Orlando Magic center Dwight Howard continues to be circulated around in plenty of trade rumors because Superman is going to be a free agent this summer. Howard isn't likely to return to Orlando, so the Magic probably want to trade him for whatever pieces they can find.
Problem is, Howard isn't guaranteeing he'll stick around to the team he's traded. Howard has not figured on agreeing to an extension to many of the teams the Magic are talking to, which lessens the interest of other teams to get him now when they can just wait until the summer and not give up anyone.
Only one team seems willing to play with fire: The Golden State Warriors. Scott Howard Cooper of NBA.com tweets the following.
Warriors continuing push for Dwight Howard deal even without DH commitment to re-signing. Not backing off from risky move, source says.— Scott Howard-Cooper (@SHowardCooper) February 28, 2012
Biedrins has zero trade value, so GSW offer has to be 3-4 key pieces. Imagine moving Monta, Klay, others and DH walks. But Dubs staying in.— Scott Howard-Cooper (@SHowardCooper) February 28, 2012
The Warriors would have to give up a lot to land Howard. Monta Ellis or Stephen Curry probably have to go, along with Klay Thompson, draft picks, one of their big men, and possibly more would just be enough to match up contract values right. And it doesn't really leave Golden State with much flexibility to get big free agents this summer. They must really be that confident they can convince Howard to stay this summer.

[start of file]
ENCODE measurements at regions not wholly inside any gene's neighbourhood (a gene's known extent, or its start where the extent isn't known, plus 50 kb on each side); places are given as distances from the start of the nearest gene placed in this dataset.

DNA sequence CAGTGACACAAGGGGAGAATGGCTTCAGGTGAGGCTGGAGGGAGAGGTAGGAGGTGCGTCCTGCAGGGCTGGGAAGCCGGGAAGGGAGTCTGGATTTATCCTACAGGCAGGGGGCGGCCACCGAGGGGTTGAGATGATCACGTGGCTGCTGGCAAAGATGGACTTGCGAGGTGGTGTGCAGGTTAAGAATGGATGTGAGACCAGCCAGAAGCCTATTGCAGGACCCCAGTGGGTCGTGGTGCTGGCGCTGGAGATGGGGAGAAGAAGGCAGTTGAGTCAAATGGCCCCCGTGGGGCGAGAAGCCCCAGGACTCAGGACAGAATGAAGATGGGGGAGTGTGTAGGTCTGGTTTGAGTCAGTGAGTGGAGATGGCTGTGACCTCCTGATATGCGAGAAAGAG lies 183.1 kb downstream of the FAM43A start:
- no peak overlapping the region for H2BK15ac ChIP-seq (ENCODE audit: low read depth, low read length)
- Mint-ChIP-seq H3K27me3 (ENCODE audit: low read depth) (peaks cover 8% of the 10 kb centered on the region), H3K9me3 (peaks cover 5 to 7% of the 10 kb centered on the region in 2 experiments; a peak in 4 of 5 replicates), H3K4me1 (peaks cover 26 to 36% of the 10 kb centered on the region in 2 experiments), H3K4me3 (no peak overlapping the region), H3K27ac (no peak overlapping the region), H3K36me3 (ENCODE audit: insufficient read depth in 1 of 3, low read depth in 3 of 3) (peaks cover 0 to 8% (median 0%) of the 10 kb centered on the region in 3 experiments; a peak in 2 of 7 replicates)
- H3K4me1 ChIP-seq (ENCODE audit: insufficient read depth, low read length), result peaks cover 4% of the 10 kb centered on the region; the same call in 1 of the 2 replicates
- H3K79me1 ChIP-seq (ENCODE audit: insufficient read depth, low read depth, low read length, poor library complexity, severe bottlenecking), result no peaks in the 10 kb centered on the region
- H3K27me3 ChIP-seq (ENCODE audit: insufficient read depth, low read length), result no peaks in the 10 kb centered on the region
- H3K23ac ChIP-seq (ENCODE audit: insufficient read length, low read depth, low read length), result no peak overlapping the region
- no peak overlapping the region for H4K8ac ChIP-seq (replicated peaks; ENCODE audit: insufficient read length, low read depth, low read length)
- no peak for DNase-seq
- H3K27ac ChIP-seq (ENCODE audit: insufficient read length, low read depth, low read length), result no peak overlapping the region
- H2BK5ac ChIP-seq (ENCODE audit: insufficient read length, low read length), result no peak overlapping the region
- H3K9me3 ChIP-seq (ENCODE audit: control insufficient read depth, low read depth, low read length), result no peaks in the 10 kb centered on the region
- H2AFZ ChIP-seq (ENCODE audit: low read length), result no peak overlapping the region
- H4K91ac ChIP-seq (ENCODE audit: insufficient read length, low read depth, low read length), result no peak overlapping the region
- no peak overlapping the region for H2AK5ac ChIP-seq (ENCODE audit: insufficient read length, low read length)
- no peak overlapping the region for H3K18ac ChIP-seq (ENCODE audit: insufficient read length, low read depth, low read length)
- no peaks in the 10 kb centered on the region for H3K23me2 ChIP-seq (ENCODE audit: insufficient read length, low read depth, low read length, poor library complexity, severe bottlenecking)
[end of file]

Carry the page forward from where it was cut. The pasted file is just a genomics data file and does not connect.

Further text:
Eric Freeman of Yahoo Sports does point out that it wouldn't be the worst thing to rent Howard, which is what is likely to happen if he ends up in Golden State.
Oddly enough, a gutted Warriors team built around Steph Curry or Monta Ellis and few others wouldn't be the worst situation for the club moving forward. In the modern NBA, being terrible is much better than being mediocre because it helps a team get a high draft pick that they can then use to select a potential game-changing star. For the better part of two decades, the Warriors have been locked in a perpetual middle ground between the high lottery and the playoffs, one where they collect middling draft picks that yield role players who can't wrench them from their place in the middle of the league. Being awful for a year or two would help them reload in a way that could actually build towards something other than irrelevance. By taking a few steps back and accepting short-term failure, the Warriors could finally move forward.